Lower Carbon River Gorge

Class V-, 80fpm, 430cfs

April 6, 2002

Eric Schertzl, Eric Sparwasser, John Easton, Charlie ?, Shawn ?, Ben, Jason

Author: Eric Schertzl

Charlie entering the "classic" canyon.

Photographer: Jason


I met Ben on a trip down the MF Nooksack in the winter of ‘02. It’s kinda difficult to hook up with boaters here in Washington State, so I was pleasantly surprised to find some new, adventurous boaters, willing to run some of the areas more difficult runs. The Cascade Classics Crew takes their climbing/skiing approach to the rivers; that is……."skip the easy stuff and go right to the gnar". Their early kayaking trip reports will testify to some hard lessons learned, and some long days. All and all, their learning curve has been quite steep. I was pleased to see how quickly their boating skills improved in the short time that I knew them. It’s obvious that they can handle themselves in the climbing realm (which is a big bonus in boating, and something I lack). This would prove useful for getting us on The Carbon.

I had seen The Carbon River description in the guidebook and reveled in its alluring steep canyon walls. I considered it to be something of a novelty because "word on the street" was that no one was running it much anymore. This due to the fact that the run is Class V, it is remote with huge steep walls, and that it has a terminal hole in Rick’s Slide that is considered somewhat of a death-trap. I guess it shouldn’t have surprised me to find out that The Cascade Classics Crew loves this kind of challenge. Their scouting efforts (listed in the previous Carbon trip reports) allowed us "mortals" to get on one of Washington’s "classic" runs. I must say their scouting efforts were heroic (in my mind). The Carbon is NOT an easy river to scout, PERIOD. I was scheduled to go with the CC crew on the first full run of The Carbon, which included the upper canyon & running Rick’s Slide. I remember playing "phone tag" with the CC crew and (somehow) not being able to. Bottom line……I hadn’t boated in three weeks, and I wasn’t about to run The Carbon that day. I think I had to "clean the grout in my shower". After reading the trip report, I’m not sure how I feel after missing out.

They had however, found a way to run the Carbon, without having to run the upper canyon, therefore avoiding the nastiest rapids. Their assessment of the lower run was Class IV-V, which sounded good to me. This also included the most impressive canyon section. I’m in……….

Word soon got out, and next thing you know we have 7 eager boaters, only two CCs which had ever done the run before, and the group as a whole wasn’t the most experienced. Kind of a nerve-racking recipe.

The only way to gain access to the lower section (and avoid the death-traps) was to rappel into the canyon some 100 feet or so, to a shore big enough to handle people and equipment. Sounded exciting to me. I had no experience in rappelling, but felt confident in letting Ben show me the ropes (pun alert). Ben and Jason had earlier found a spot that they were confident, was good to rappel into. The goal was to access the river just above the 14’ waterfall pictured in their previous trip reports. Having looked at the picture and talked to some local "old-school" boaters who had run The Carbon before, I was down with running the drop. We’ve got a plan.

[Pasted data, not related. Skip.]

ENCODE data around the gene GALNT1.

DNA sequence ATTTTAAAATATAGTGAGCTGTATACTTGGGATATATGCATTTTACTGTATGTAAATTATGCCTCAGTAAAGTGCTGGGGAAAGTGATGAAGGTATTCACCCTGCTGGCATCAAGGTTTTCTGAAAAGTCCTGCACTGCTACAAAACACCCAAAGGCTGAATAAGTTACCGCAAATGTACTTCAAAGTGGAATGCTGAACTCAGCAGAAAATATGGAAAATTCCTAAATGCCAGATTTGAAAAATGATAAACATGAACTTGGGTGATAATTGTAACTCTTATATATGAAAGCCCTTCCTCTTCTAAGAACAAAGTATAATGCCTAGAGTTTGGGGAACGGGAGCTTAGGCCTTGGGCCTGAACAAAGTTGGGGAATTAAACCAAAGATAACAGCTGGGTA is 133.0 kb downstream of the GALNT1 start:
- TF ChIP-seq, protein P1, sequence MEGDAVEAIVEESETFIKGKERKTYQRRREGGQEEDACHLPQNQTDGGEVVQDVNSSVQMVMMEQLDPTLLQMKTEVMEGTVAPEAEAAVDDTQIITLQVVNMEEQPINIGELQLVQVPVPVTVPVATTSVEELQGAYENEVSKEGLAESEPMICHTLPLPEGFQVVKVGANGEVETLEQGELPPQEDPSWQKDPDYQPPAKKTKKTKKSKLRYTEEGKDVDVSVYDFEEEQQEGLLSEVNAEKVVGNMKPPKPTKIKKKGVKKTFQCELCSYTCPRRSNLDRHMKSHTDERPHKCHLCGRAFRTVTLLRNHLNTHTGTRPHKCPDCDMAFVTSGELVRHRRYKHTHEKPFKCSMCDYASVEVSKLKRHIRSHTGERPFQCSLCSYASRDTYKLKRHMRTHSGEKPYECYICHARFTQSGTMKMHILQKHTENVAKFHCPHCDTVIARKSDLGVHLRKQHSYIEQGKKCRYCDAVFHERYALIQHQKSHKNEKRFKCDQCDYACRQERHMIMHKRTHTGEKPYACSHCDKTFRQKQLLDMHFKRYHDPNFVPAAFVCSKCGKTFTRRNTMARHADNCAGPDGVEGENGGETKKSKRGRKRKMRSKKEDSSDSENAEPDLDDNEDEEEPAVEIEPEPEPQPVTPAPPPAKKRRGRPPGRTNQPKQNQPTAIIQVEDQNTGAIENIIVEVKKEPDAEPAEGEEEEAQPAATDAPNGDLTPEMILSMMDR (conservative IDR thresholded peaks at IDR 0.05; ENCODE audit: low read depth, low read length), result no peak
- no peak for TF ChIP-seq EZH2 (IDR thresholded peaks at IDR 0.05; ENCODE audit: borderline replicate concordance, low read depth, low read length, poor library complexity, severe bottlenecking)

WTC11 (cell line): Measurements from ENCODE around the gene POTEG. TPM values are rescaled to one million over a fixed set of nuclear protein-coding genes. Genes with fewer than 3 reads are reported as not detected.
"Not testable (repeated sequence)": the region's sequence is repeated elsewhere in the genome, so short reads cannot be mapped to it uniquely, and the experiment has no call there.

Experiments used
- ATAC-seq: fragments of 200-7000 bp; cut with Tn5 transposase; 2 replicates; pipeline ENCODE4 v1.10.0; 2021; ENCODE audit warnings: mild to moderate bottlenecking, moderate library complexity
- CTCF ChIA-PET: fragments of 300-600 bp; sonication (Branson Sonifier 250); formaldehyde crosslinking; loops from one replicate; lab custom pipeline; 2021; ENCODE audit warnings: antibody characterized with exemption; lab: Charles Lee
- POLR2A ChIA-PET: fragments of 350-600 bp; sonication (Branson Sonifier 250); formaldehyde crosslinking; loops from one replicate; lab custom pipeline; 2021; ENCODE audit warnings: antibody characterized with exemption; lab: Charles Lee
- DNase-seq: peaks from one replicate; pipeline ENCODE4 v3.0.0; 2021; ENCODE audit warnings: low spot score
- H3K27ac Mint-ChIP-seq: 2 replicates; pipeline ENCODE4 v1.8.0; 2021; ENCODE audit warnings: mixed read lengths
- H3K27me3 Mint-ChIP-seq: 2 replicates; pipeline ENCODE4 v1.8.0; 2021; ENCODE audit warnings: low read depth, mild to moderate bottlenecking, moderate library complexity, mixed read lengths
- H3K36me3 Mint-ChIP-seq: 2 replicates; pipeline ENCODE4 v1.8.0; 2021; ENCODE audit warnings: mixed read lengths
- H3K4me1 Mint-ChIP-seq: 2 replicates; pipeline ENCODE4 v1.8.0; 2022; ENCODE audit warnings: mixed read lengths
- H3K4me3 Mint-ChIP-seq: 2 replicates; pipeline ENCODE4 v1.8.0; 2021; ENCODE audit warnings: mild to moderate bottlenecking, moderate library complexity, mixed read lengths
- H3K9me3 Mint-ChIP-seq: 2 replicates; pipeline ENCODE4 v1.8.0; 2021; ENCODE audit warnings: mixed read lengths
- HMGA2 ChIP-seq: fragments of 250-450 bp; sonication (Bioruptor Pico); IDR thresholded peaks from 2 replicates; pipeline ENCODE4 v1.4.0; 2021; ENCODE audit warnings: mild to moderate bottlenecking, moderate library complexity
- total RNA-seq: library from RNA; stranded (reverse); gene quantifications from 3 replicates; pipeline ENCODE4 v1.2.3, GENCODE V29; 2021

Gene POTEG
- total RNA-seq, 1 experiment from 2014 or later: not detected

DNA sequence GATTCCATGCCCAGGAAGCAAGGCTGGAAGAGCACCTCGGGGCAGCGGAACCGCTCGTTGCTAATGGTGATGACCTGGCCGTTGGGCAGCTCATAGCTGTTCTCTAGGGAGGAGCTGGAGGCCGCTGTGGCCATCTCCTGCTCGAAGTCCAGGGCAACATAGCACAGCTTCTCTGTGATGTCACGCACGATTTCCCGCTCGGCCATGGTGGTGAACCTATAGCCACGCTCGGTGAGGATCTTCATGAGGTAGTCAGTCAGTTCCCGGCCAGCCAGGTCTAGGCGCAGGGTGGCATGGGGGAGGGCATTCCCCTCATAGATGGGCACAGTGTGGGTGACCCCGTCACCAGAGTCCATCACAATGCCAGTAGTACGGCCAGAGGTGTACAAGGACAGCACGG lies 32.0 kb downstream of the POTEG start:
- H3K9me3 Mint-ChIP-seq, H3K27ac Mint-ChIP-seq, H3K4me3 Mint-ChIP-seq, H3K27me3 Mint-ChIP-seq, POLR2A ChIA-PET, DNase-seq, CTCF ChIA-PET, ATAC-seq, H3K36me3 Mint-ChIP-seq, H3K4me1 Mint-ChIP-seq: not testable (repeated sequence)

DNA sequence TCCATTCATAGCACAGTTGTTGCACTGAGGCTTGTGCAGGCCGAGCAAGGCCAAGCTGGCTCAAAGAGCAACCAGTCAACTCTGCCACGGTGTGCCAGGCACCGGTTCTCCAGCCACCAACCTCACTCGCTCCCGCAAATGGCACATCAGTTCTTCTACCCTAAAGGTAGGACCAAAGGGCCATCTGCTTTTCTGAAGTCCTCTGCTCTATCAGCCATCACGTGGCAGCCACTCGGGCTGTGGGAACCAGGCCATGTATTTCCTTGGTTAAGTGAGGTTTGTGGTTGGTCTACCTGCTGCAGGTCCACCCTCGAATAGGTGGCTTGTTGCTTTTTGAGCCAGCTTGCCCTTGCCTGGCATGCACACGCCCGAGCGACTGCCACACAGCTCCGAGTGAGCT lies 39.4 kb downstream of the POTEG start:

When Ben asked me to write the trip report for this run, I heartily agreed. His only stipulation was that I not use profanity. Normally, this wouldn’t be a problem except I CANNOT think of any other way to describe the #@!%-ing schwack we were led on to find the access point. There’s an old road that runs along the top of the canyon from the bridge. From the bridge, we accessed the road and walked down-river thinking about the rapids we were passing, all the while trusting that Ben and Jason wouldn’t put in above Rick’s Slide, but still being able to run the 14-footer (it’s a short distance after Rick’s). After a ½ mile or so, Ben felt confident that where we were should get us what we were looking for. The scramble down to the rim of the canyon was a couple hundred feet through thick over-grown brush. No trails, just schwackin’. We peered over the edge and realized that we were a bit too far down-river (I’m not sure our rope was long enough to get us down at that point either). The choices were to climb back up to the trail and re-access or just schwack along the rim until we found what we were looking for…..should’ve gone for the first choice. About two hours later (lugging 50+ pounds of equipment each), we found the spot we were looking for. By now everyone was sweaty, tired, and there was a sense of mutiny in the air. Were these trip leaders worthy? Should we overthrow and abort? (Of course not, but it makes for good writing). We could see that we were just above the 14-footer, and that there was a large clear area to get everyone and their equipment to. We had found a gully that made for a rather short rappel (50-60 ft.?). It took some time and effort, but eventually we got everyone and their equipment riverside. All this took 2-3 hours and a good portion of my water supply. I hadn’t taken a stroke yet………